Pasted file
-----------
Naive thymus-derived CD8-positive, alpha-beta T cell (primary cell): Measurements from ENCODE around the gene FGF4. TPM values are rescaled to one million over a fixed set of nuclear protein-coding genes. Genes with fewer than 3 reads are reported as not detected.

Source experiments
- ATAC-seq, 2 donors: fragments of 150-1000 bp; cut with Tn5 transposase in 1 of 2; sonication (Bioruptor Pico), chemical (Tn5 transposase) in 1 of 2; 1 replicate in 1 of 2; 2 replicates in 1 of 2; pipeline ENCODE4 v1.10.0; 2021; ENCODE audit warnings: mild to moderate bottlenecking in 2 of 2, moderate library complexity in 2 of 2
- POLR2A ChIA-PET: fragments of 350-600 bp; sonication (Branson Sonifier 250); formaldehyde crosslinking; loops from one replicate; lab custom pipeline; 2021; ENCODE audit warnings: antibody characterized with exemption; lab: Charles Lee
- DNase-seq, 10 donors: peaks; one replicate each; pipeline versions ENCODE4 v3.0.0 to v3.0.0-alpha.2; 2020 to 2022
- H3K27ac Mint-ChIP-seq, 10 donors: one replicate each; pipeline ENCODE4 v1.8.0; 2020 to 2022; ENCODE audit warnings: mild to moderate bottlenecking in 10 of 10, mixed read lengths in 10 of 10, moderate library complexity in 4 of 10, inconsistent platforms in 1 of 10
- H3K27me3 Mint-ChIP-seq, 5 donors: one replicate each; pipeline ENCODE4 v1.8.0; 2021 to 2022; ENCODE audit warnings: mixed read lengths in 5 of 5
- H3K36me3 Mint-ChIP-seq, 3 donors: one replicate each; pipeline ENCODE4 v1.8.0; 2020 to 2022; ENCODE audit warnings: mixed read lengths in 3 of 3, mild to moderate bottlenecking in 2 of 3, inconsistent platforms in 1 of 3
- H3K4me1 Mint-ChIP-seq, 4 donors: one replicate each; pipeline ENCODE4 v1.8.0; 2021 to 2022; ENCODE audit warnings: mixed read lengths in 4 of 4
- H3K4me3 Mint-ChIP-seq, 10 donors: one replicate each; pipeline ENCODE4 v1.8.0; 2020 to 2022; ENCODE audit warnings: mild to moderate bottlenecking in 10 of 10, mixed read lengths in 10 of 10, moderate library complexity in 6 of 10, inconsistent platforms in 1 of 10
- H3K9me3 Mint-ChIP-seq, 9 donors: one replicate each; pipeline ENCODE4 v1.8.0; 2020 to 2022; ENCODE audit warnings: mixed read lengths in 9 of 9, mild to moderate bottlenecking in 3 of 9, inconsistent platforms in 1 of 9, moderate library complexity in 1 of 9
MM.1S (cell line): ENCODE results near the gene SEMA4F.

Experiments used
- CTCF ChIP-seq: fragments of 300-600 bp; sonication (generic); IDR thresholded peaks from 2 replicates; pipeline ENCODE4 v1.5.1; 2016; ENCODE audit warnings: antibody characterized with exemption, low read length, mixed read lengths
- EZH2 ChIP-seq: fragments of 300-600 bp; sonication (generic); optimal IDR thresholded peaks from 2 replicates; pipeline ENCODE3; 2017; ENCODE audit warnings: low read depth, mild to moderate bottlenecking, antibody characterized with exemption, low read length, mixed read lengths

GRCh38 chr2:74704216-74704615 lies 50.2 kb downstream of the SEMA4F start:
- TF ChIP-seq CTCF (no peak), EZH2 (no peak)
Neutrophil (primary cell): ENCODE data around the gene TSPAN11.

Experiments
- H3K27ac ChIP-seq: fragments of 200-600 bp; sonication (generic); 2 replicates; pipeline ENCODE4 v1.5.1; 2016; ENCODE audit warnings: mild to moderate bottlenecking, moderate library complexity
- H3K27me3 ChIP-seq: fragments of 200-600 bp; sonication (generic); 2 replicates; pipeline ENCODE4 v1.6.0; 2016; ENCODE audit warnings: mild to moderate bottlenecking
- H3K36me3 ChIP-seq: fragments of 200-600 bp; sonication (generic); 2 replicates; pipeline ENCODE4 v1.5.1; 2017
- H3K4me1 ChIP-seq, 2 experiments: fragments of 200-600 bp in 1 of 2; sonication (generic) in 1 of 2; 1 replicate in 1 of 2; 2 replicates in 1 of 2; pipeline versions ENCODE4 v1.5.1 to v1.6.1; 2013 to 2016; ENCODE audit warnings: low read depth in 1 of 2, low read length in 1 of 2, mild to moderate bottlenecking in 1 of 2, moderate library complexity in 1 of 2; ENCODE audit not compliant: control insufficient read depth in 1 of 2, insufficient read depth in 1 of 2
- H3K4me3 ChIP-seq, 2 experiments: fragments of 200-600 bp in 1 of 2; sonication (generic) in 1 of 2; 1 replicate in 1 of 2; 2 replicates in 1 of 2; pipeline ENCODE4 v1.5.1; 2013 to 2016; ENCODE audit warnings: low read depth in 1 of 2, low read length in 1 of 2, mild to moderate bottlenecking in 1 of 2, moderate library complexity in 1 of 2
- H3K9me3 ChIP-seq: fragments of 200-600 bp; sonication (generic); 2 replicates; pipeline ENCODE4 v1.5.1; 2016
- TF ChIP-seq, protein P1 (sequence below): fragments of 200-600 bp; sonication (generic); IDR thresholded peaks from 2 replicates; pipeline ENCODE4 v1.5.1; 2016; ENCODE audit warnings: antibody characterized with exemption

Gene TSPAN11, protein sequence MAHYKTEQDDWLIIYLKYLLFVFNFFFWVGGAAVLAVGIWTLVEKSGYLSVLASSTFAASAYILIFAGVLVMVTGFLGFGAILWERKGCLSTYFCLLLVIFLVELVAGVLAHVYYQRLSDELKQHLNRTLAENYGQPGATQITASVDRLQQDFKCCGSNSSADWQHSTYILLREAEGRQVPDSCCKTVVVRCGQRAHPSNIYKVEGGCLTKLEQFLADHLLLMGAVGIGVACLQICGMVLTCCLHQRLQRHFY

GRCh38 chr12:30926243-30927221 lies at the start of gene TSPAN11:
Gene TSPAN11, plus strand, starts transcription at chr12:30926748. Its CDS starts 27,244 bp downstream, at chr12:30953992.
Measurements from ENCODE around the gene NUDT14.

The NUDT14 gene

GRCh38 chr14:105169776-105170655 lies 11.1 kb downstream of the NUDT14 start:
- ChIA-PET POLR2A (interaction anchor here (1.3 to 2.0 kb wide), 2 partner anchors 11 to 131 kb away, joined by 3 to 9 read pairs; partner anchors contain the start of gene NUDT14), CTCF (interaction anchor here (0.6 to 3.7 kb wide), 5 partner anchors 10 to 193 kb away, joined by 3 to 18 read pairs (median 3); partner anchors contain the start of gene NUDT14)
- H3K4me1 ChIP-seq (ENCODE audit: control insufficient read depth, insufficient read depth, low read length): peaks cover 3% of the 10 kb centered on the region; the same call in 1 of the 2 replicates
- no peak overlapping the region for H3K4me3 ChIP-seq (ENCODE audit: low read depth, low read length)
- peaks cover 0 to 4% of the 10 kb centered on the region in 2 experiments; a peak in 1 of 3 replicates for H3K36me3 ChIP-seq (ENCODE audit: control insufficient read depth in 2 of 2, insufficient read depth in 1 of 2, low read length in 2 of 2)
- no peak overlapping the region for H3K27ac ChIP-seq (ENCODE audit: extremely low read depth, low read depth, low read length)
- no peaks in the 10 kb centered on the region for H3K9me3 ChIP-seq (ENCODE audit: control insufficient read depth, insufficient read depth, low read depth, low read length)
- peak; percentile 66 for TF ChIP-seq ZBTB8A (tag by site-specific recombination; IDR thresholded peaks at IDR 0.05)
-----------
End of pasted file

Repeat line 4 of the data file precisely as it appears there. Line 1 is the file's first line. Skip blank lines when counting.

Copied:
- POLR2A ChIA-PET: fragments of 350-600 bp; sonication (Branson Sonifier 250); formaldehyde crosslinking; loops from one replicate; lab custom pipeline; 2021; ENCODE audit warnings: antibody characterized with exemption; lab: Charles Lee